You probably know log files are treasure troves. You can see how bots crawl your pages, which content is frequently visited, or vice-versa, ignored by bots. But often SEOs don’t know how to get the value of logs - it’s time-consuming to explore the sheer volume of data manually, and analytics tools may be costly. Still, you need to find a way to extract the data from your logs. Today we're going to demonstrate how log files analysis helps to reveal tag-related problems, indexability issues, and crawl budget waste. We will cover:
- Are you sure you're sending correct directives?
- AJAX. What content is better to hide?
- Canonicalization. Why rel=tag is not the best solution.
Robots.txt. Are you sure you're sending correct directives?
The path value in robots.txt is used as a basis to determine whether or not a rule applies to a specific URL on a site. In the case of conflicting rules, the least restrictive rule is used. Here is the case study when an incorrect order of precedence in robots.txt opened access to duplicated content.
About the website:
- 226K pages
- 4M monthly visits
The website contains a number of filters, like prices, sizes, brands, etc. The content on those pages is similar, which is why search bots won’t show it in the SERPs. In order not to waste the crawl budget on duplicated pages, the webmasters closed these URLs in robots.txt. Nevertheless, for some unknown reasons duplicate pages were still in Google’s index.
What was done?
1. We crawled the website completely and filtered pages that were blocked by robots.txt.
There were no category pages on this list.
2. We analyzed the log files to see how bots process duplicated pages. For some reason, the bot ignored disallow directives. We needed to understand WHY.
To check the robots.txt file with a Validator tool to verify that URLs have been blocked properly. Result: URL paths to products were allowed.
1. /*? in a Disallow field means “Block bots from accessing any URL that has ? in it” 2. Allow: /product means “Crawl all URLs which begin with product combination of symbols”. But the problem is the URL paths contain both variants.
Thus, directives contradict each other. Which rule does Googlebot respect? Let’s look at Google’s Robots.txt Specifications:
So, a number of duplicated URL parameters were crawled.
Before submitting your directives, learn robots.txt guidelines for EACH search engine, because specifications can vary. Always use a robots.txt tester tool that shows you whether your directives block search engine bots from specific URLs on your site.
If you want to dive deeper in this topic, here are the most common robots.txt mistakes & ways to avoid them.
AJAX. What content is better to hide?
About the website:
- Real-estate website
- 1M+ pages
- 4.5M monthly visits
On the one hand, websites that use AJAX load faster and thus provide a better UX. On the other hand, these websites can be difficult for the search bot to crawl.
We analyzed log files to see where crawl budget was spent. Logs showed that Googlebot sent 38M requests during the month. 23.5M (!) requests were wasted on AJAX content.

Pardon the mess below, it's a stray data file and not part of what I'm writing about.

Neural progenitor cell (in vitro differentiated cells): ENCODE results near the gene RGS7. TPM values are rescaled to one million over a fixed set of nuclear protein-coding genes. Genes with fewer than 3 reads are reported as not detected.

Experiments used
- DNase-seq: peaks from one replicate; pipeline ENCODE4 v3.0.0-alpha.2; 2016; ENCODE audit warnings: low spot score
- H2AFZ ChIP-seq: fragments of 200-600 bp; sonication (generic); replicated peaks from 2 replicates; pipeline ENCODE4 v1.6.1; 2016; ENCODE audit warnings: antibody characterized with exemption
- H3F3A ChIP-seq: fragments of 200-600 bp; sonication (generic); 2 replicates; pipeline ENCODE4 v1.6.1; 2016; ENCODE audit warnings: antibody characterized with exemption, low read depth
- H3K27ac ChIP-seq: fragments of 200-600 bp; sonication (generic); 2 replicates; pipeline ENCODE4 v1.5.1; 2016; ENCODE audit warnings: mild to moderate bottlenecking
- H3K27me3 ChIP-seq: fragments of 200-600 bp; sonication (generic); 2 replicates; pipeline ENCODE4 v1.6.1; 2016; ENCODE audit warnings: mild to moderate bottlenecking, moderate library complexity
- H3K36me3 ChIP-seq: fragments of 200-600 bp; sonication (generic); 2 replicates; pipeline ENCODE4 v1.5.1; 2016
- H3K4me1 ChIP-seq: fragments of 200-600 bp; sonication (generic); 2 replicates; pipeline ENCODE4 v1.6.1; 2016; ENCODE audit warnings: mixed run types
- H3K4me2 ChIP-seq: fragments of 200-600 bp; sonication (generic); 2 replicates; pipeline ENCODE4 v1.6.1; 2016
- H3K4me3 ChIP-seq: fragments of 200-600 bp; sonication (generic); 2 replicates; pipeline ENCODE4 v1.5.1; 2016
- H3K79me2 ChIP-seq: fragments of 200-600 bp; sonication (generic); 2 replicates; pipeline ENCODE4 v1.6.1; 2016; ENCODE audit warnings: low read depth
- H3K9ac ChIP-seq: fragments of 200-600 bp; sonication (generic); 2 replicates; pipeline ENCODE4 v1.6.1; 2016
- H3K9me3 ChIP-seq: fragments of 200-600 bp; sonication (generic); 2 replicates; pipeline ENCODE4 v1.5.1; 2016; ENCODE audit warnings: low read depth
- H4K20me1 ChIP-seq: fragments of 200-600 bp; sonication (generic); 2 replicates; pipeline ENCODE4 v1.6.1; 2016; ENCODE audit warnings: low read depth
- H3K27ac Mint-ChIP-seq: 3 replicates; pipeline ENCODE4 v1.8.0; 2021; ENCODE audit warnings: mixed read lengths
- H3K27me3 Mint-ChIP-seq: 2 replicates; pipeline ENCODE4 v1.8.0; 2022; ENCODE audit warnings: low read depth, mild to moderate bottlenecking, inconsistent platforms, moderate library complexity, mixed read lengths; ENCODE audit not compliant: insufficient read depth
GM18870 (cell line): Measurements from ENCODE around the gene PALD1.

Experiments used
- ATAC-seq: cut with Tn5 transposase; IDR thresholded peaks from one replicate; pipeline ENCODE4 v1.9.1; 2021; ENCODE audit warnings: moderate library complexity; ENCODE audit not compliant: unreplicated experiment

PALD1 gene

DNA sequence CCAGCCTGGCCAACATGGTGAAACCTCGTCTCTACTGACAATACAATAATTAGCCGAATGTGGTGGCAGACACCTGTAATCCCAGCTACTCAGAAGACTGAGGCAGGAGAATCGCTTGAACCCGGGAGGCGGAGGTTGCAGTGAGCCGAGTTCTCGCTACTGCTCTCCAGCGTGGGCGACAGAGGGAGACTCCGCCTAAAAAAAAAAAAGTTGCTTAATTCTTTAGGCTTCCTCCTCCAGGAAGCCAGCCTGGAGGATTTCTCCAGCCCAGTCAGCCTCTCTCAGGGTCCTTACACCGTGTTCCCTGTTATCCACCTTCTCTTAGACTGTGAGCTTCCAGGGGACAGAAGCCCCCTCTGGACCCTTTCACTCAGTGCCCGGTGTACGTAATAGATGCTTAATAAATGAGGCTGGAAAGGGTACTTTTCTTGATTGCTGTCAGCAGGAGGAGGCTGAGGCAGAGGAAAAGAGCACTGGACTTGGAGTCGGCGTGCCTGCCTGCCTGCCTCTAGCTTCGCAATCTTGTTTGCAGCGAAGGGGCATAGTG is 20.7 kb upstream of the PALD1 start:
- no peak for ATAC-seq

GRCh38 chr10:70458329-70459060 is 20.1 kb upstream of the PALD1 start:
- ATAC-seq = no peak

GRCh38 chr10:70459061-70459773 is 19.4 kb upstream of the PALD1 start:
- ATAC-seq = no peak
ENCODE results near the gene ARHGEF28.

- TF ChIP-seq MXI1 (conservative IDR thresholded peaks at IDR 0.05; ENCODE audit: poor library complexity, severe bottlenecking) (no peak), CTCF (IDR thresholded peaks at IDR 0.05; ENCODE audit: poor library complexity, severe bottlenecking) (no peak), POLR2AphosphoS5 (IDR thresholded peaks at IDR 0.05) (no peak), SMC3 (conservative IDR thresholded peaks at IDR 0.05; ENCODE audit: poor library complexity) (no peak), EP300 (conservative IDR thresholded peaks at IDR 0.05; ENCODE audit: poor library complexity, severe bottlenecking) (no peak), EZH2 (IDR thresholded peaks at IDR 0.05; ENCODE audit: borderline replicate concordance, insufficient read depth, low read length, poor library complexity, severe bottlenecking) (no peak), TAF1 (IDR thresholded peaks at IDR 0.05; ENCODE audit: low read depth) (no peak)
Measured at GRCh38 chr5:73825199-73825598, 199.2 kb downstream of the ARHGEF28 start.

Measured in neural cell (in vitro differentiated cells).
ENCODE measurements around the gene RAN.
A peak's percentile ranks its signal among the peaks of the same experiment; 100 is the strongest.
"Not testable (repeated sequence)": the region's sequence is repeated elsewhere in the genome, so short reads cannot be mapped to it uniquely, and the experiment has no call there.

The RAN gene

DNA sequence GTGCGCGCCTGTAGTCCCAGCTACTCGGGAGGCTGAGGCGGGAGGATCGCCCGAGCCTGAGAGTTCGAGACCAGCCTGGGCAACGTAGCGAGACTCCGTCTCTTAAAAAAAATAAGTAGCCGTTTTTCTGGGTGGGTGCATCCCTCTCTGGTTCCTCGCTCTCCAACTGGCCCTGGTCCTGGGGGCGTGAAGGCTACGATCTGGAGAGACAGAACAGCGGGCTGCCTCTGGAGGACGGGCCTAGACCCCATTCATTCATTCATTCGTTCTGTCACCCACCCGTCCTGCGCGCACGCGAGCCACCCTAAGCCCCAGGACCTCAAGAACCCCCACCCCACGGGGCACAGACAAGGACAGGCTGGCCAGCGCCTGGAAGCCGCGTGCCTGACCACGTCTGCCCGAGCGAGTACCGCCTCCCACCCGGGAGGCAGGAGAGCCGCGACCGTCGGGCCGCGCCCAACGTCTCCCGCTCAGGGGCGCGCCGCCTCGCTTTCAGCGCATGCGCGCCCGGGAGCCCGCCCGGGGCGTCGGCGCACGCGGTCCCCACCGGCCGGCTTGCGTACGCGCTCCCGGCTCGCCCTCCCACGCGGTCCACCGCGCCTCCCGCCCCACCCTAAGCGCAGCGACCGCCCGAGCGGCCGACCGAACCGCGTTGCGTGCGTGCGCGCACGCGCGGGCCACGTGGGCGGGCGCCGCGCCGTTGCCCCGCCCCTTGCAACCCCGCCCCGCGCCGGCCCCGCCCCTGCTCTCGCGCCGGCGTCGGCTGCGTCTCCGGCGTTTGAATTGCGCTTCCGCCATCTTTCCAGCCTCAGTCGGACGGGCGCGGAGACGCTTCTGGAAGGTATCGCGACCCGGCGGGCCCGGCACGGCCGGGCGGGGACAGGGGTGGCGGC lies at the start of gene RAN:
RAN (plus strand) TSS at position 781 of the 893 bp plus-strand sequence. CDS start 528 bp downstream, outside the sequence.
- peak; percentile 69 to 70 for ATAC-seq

Check content that is provided on AJAX and evaluate whether it is worth being shown in the SERPs. Close content that provides no value in robots.txt for Googlebot.
Before closing AJAX content in robots.txt, consider carefully what content is there. You can accidentally block the part of your webpage and the content can become meaningless for bots.
Canonicalization. Why rel=tag is not the best solution.
Rel=canonical tag is the most frequently used way to show Googlebot original/duplicated pages and the correlation between them. Does it mean that you should use this tag on your website? We answer, “It depends.” Here is a true story about how rel=canonical structure consumed crawl budget on e-commerce website.
- Jewelry online shop
- 16+M pages
- 342K monthly visits
One part of the website was in the SERPs and took TOP organic positions, while the other wasn’t in the index. We aren’t talking about outdated or user credentials content, but about relevant and profitable pages that weren’t indexed for months.
What was done?
1. JetOctopus started the crawl and analyzed 2M pages.
2. We found almost 900 internal links on each crawled page and calculated that there were around 16M (!) pages in total. We decided to pause the crawl to figure out why the website is so huge.
3. Log files were analyzed to see how bots crawled the website, and where crawl budget was spent. We found out that Googlebot was spending resources on pages with rel=canonical tags. The thing is that webmasters inserted the canonical/self-canonical tag on each item in each category, filter and also on each paginated page.
What recommendation we gave:
To close combinations of category+filter+pagination+sort that all together generated a bunch of pages. Result: Website size decreased to 730K pages so that search bot could crawl the most profitable pages.
Robots.txt is not a universal solution. Yes, instead of blocking pages in robots.txt, Google recommends closing pages with ‘noindex’ tag. The problem is that on big ecommerce websites the bot still spends crawl budget while accessing the page code and finding directives. On the other hand, robots.txt can ask bots not to crawl some categories at all. So that crawl budget will be used on different profitable pages, not on few huge categories.
To sum up
Log files give you unique insights about what is wrong on your website, and where your SEO opportunities are. Whatever technical updates you conduct on your website, logs can show you how search bots perceive changes. Thus you can start fixing problems based on real data, not on hypothesis. Why not try it, especially since log analysis can be much simpler and more affordable than you might think!
Wanna learn more? How to migrate a site without SEO drop. Case study
Other cases are here: SEO case studies